The incidence of Parkinson’s disease in the United States is estimated at 1 million, with an additional 50,000 patients being diagnosed every year.
The most common signs of Parkinson’s disease are tremors, muscle rigidity, akinesia (temporary inability to move), dyskinesia (inability to execute specific voluntary movements at will) and loss of postural reflexes. The back posture becomes stooped, and the walk gradually turns to a shuffle as the arms stop swinging.
Can Massage Help?
According to a 2002 study conducted by the Touch Research Institute:
Massage therapy can improve many PD symptoms and function, from the reduction of rigidity and improvement of sleep to the reduction of tremor and increase of daily activity stamina symptoms.
The underlying reduction in the neurotransmitter, dopamine, is the cause of many of the PD symptoms. Massage has been shown to have positive effect on the release of neurotransmitters, enhancing their calming influence.
Other Benefits of massage are:
- Improved Sleep and digestion
- Reduced Stress, Depression and Moodiness
- Relief for Cramping and Rigidity
- Less Fatigue and Anxiety
- Reduced Perception of Pain
- Give a full medical history, including other injuries and conditions besides Parkinson’s
- Use Caution in areas with loss of sensation, light touch is best.
- Be Careful getting on and off the massage table, balance issues may cause risk of falling.
What to Expect
Your therapist should take a complete health history, including a thorough list of treatments and side effects such as neuropathy, rigidity and skin problems.
But your therapist should also ask about other conditions or injuries you may have. You and your therapist should agree on goals for the session, and you should have a chance to explain your preferences for pressure, and the massage environment such as temperature, music, lighting, etc.
Disrobing: Massage can be done over your clothing (without oil) if your balance is an issue, and it’s too much trouble to dress and undress. If you decide to disrobe and you are concerned about falling, you can bring an aide with you, or ask your therapist for help.
During the massage, you will always be kept covered, observing your modesty and keeping you warm. Don’t hesitate to request that your therapist helps someone else help you on and off the massage table.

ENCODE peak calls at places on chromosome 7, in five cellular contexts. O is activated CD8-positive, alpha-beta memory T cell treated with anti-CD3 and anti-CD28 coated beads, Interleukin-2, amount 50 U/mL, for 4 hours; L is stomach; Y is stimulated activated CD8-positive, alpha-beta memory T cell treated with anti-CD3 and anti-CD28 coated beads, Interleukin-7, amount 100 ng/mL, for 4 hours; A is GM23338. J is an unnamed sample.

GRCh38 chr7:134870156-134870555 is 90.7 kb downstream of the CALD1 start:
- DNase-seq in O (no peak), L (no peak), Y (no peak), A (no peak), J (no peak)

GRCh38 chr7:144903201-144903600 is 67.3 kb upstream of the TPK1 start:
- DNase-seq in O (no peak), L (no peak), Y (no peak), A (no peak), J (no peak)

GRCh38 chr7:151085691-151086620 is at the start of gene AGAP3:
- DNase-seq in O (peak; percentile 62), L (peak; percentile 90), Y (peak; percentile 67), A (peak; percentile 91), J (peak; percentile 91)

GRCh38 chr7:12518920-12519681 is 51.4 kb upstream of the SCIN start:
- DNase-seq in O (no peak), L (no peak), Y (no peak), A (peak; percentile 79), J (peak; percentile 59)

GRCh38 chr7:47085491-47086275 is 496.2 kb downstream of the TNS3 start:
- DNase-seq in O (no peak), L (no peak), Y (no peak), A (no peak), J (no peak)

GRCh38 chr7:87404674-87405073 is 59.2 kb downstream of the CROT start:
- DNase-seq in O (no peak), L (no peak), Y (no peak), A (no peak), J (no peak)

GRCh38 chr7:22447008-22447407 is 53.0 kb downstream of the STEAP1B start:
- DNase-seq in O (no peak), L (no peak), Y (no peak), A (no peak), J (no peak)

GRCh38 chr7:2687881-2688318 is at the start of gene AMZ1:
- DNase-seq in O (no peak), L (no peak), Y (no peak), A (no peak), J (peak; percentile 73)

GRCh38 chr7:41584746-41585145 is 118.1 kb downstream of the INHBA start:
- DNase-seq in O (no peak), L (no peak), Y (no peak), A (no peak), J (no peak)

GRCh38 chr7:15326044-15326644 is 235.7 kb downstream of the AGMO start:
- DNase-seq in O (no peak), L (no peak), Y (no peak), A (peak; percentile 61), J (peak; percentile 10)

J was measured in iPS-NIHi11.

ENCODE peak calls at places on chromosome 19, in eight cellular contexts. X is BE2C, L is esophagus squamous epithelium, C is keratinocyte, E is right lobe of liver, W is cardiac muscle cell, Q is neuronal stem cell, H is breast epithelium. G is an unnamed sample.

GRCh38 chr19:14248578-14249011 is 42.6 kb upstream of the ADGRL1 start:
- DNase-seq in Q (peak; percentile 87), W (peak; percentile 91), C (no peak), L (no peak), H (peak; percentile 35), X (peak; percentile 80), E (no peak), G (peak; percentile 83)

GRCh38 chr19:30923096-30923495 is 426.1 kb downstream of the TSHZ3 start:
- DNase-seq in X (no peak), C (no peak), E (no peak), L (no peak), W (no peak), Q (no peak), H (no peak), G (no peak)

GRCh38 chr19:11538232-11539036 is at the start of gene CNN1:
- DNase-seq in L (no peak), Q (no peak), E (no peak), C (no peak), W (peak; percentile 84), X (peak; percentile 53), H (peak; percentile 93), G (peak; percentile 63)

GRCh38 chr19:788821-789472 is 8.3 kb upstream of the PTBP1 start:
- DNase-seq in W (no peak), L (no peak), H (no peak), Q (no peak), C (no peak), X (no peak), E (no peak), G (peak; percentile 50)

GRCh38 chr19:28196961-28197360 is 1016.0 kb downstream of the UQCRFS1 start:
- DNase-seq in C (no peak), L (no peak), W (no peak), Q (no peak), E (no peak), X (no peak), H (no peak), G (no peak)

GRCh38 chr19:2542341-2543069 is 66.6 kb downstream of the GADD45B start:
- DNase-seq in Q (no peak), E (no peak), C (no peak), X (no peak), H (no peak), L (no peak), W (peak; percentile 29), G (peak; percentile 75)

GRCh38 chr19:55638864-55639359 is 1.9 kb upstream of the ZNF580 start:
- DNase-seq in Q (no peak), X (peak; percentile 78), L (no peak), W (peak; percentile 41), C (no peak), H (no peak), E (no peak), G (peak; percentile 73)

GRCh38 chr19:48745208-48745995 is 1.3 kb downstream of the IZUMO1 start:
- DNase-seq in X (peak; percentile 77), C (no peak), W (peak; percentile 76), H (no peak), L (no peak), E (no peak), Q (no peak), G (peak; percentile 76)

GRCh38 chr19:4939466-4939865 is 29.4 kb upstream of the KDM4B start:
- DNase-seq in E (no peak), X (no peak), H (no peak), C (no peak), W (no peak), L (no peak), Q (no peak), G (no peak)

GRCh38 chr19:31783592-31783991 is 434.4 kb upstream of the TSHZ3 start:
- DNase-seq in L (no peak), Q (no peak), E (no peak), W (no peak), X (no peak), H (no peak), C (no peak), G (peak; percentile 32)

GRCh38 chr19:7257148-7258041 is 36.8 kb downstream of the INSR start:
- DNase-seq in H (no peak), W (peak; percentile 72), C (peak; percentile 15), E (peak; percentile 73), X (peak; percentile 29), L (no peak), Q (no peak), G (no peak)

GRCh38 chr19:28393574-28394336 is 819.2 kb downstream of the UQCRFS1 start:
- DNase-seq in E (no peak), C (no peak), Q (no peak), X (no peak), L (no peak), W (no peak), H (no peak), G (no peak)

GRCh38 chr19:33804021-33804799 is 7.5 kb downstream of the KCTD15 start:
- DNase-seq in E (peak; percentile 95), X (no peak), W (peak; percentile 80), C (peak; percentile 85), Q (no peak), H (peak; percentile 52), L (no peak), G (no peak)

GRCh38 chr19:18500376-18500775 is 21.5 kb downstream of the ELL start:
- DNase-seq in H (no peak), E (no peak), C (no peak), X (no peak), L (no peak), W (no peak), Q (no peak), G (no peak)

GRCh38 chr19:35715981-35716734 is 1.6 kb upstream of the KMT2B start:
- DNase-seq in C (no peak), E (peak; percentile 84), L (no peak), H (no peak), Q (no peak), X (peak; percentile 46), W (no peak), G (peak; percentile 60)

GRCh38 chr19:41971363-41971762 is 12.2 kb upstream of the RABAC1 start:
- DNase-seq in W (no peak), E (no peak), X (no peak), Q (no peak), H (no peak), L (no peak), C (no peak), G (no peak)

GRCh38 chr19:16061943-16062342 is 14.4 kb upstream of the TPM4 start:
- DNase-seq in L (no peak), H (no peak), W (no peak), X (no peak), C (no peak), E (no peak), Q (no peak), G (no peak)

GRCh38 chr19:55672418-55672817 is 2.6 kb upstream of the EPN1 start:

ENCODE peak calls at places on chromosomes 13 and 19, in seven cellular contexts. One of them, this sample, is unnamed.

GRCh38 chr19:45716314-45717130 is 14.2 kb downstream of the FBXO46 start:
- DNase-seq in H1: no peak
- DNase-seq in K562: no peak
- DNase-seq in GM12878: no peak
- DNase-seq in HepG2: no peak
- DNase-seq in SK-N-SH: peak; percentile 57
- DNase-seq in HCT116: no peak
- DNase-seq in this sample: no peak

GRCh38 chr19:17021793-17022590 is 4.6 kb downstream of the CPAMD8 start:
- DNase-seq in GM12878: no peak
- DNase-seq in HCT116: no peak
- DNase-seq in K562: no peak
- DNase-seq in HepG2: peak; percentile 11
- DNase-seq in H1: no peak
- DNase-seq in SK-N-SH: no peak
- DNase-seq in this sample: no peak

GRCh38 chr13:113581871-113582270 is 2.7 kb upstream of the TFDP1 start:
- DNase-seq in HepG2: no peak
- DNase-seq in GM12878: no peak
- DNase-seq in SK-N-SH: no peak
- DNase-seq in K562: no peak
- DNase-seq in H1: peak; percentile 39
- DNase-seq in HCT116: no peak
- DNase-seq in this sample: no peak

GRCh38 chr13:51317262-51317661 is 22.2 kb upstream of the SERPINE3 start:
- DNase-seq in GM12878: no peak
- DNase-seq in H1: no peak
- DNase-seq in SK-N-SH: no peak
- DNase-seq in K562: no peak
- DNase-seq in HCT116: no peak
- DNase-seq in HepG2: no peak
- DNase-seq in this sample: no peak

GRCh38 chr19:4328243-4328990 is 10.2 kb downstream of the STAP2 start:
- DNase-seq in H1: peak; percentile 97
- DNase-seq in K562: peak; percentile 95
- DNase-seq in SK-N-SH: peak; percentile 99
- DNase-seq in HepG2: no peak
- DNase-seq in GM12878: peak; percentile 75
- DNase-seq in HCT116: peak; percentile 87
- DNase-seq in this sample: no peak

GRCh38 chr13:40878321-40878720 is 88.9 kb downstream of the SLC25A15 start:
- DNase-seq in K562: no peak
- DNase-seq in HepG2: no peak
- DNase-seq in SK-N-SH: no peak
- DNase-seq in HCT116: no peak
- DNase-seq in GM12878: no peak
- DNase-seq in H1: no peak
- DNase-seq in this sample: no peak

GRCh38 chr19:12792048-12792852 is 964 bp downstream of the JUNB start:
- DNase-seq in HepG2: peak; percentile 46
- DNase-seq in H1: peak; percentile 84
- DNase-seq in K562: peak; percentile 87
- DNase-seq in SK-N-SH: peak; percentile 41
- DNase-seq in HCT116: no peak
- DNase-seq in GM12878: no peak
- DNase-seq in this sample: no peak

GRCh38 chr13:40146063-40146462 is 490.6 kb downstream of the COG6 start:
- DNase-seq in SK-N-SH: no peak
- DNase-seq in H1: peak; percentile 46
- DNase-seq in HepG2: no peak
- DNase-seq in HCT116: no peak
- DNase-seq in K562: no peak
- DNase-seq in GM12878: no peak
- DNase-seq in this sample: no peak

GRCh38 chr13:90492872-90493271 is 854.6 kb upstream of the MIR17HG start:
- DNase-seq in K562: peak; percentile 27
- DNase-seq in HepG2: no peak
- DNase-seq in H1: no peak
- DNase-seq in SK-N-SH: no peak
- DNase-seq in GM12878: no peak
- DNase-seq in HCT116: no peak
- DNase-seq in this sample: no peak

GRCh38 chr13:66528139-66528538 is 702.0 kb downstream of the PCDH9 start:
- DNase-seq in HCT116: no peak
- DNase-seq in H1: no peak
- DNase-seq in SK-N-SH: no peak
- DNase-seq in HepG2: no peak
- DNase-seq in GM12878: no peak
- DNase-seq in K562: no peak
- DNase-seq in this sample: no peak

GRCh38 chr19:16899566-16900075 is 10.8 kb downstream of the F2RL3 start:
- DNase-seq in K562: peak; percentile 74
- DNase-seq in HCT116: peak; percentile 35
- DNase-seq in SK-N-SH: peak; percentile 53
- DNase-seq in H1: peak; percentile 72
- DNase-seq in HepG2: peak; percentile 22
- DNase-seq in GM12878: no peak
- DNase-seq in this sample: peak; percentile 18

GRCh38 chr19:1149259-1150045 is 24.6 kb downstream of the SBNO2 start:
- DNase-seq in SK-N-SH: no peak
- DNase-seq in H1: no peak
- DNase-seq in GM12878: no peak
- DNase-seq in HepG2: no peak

Position and Turning over: Some people have trouble turning over due to rigid or weak muscles. If you feel like a fish out of water lying on your stomach, just ask your therapist to work with you lying on your side instead. In this position your therapist still has good access to massage your back muscles, and you won’t feel helpless or confined.
How to Find a Practitioner
Check with your city or state to find out what the basic requirements are for massage therapists.
Get a few names and numbers and start calling. Your interview should include questions about training and experience in general practice, and also experience with clients like you. Ask about office environment and policies.
Choose a practitioner that has extra training and experience working with cancer patients. A more complicated health history indicates that the therapist’s expertise is more important. Also, in some cases it is best to get your doctor’s approval.
Most of all, massage should never hurt, and if it does, you should say something. A conscientious massage therapist will constantly seek your feedback during the massage to make sure that the treatment is within your comfort zone the entire time. If you don’t feel that your feedback or concerns are (or will be) addressed, you’re not in the right place.